"Just days after he died, we began talking about what we would do to help fill the giant hole in our hearts that Pat’s passing had left. Tena came up with the acronym, DAISY, standing for Diseases Attacking the Immune System, and we filed our papers to become a 501(c)3 not-for-profit organization. As we discussed what to do in Patrick’s memory, we knew that first and foremost, we needed to say thank you for the gifts nurses give their patients and families every day, just as we had experienced.

"We created The DAISY Award for Extraordinary Nurses and piloted the program at the Seattle Cancer Care Alliance, whose nurses cared for Patrick during the last weeks of his life. Our goal was to ensure that nurses know how deserving they are of our society's profound respect for the education, training, brainpower, and skill they put into their work, and especially for the caring with which they deliver their care. At the time we started the program, we could not have anticipated that The DAISY Award would come to be regarded as a strategic tool for nurse recruitment and retention and would be adopted by healthcare facilities all over the U.S. and beyond."

Our participants’ administrators tell us that as a recognition program, The DAISY Award is "inspirational," "a great morale booster," "an excellent tool for nurse retention," "a way to develop role models." They find it so meaningful that many have created their own DAISY Award displays in their lobbies, banners for their nurses' stations, scrapbooks of recipients, feature presentations at their National Nurses Week ceremonies, and permanent plaques. Realistically, we cannot project the effect The DAISY Award can have on the worrisome nursing shortage. However, it is apparent that our effort at expressing personal, heartfelt appreciation to nurses for the important difference they make in all the lives they touch is having a powerful effect.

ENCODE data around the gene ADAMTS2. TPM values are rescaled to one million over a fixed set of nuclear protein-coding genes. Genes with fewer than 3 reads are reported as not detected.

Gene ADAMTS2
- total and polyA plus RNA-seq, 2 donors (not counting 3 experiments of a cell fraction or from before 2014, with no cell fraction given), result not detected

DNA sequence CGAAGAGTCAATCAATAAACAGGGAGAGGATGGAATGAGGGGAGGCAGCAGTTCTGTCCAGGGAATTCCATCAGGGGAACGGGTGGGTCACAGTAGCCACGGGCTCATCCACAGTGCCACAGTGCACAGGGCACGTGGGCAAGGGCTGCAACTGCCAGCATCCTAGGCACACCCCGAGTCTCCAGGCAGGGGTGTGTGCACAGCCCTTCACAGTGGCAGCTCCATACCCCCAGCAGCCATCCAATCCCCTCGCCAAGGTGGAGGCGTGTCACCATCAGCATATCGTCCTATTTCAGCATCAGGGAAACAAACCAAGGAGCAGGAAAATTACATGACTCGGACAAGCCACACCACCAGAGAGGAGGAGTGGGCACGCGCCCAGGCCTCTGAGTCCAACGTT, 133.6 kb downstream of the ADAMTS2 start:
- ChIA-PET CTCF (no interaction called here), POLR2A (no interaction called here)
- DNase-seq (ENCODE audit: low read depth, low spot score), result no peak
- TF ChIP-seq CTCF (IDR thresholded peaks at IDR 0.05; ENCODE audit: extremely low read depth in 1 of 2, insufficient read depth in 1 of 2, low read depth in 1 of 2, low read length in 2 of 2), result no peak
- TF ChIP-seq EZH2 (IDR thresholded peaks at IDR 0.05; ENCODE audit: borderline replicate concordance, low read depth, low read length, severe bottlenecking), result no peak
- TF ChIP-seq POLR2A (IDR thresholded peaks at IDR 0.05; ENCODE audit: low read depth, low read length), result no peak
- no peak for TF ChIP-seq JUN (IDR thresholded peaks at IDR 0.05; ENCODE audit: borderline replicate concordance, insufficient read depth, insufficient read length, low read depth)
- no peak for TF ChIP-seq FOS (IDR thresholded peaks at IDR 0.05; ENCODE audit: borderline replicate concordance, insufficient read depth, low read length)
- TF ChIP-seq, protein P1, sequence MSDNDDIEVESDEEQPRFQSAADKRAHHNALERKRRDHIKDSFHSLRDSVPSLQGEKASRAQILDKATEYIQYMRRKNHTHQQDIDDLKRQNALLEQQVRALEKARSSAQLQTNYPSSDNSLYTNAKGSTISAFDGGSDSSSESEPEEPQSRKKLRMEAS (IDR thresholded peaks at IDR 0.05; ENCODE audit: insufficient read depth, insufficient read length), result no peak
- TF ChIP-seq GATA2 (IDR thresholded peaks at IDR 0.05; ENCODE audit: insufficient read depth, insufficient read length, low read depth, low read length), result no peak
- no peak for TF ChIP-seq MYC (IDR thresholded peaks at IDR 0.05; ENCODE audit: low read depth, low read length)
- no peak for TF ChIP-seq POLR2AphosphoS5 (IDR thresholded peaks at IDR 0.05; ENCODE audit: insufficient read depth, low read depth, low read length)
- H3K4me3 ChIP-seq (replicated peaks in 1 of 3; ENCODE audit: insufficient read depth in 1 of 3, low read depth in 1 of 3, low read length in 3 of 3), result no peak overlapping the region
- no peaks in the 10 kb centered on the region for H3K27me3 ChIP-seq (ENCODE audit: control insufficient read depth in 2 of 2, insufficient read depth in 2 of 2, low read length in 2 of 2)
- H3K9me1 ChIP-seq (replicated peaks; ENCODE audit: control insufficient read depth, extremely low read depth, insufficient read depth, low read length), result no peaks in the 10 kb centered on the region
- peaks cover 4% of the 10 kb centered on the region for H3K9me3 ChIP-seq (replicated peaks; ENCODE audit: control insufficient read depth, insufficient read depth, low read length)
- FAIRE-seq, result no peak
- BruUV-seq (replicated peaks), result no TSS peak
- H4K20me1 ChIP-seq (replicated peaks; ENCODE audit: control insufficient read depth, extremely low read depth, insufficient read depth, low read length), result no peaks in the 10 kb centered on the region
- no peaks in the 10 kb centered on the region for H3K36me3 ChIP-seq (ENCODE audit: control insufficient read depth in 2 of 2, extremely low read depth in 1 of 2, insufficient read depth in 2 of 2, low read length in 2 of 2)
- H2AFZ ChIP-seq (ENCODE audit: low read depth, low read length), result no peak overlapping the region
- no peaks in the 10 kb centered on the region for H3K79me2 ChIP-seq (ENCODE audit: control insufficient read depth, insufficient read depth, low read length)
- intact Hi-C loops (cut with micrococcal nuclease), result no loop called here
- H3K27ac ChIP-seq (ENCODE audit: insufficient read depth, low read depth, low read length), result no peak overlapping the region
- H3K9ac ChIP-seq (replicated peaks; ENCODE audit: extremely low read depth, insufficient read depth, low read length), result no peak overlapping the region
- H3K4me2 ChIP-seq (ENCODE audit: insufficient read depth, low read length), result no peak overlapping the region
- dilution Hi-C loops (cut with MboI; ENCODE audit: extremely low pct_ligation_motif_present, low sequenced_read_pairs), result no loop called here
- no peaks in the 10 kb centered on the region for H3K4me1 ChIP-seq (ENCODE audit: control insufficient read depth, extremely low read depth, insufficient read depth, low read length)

Today, we are proud to honor Nurses wherever they practice, in whatever role they serve, and throughout their careers- from Nursing Student through lifetime achievement.

DAISY Award Winners

 

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Kelly Hagestuen - Labor & Delivery

This nurse is the definition of a compassionate and caring nurse. She has absolutely set the bar for high expectations. I could have never imagined my labor experience without her.

I came in for labor of fetal demise in 2013 at 18 weeks. She Was there for every second and cried along with us. In fact, there wasn’t a dry eye in the room that day. She prayed with us, laughed with us, and cried with us. She later sent a sympathy letter to my home, making my thoughts of her that much higher. The comfort she provided was very unexpected.

In 2021 I was back again in the OB department for another fetal demise delivery at 16 weeks. When I arrived in the morning, I was greeted by emphatic hugs. Kelly and the entire team of nurses and doctors that day had a clear understanding of all we have been through. I later learned that his was supposed to be Kelly’s day off and when she saw me on the schedule the day prior, she picked up another shift because she knew she wanted to be there for me. 8 years later!!! How amazing is that? I have never met such a caring nurse in all of my experiences, anywhere. She said when my husband and I come back for a healthy delivery, she better not miss it because she wanted to share the joy since she was there for all the pain